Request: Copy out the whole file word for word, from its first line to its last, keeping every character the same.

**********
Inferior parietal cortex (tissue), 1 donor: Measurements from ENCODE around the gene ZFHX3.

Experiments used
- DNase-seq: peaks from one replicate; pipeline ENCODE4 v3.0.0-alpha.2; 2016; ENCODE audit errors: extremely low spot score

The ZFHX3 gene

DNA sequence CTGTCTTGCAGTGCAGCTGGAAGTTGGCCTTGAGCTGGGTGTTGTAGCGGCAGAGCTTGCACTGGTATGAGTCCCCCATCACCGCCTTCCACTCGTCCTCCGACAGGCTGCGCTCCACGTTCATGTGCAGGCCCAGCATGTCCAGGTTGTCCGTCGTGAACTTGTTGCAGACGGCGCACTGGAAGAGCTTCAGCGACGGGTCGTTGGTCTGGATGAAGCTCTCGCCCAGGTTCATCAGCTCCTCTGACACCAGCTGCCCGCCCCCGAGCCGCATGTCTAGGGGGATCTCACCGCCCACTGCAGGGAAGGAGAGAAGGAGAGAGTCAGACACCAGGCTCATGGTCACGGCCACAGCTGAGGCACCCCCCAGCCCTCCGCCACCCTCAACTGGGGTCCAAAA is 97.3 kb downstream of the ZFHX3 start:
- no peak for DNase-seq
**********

Inferior parietal cortex (tissue), 1 donor: Measurements from ENCODE around the gene ZFHX3.

Experiments used
- DNase-seq: peaks from one replicate; pipeline ENCODE4 v3.0.0-alpha.2; 2016; ENCODE audit errors: extremely low spot score

The ZFHX3 gene

DNA sequence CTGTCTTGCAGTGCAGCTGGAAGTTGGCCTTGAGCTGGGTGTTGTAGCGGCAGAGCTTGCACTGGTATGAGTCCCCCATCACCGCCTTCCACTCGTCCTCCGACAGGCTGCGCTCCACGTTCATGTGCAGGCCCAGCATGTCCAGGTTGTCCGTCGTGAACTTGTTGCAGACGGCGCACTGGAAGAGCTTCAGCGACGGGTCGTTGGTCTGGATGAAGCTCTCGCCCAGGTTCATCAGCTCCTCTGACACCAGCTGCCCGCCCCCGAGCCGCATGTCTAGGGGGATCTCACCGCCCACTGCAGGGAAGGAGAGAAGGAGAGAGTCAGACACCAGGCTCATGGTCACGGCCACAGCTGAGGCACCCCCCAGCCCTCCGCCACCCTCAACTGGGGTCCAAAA is 97.3 kb downstream of the ZFHX3 start:
- no peak for DNase-seq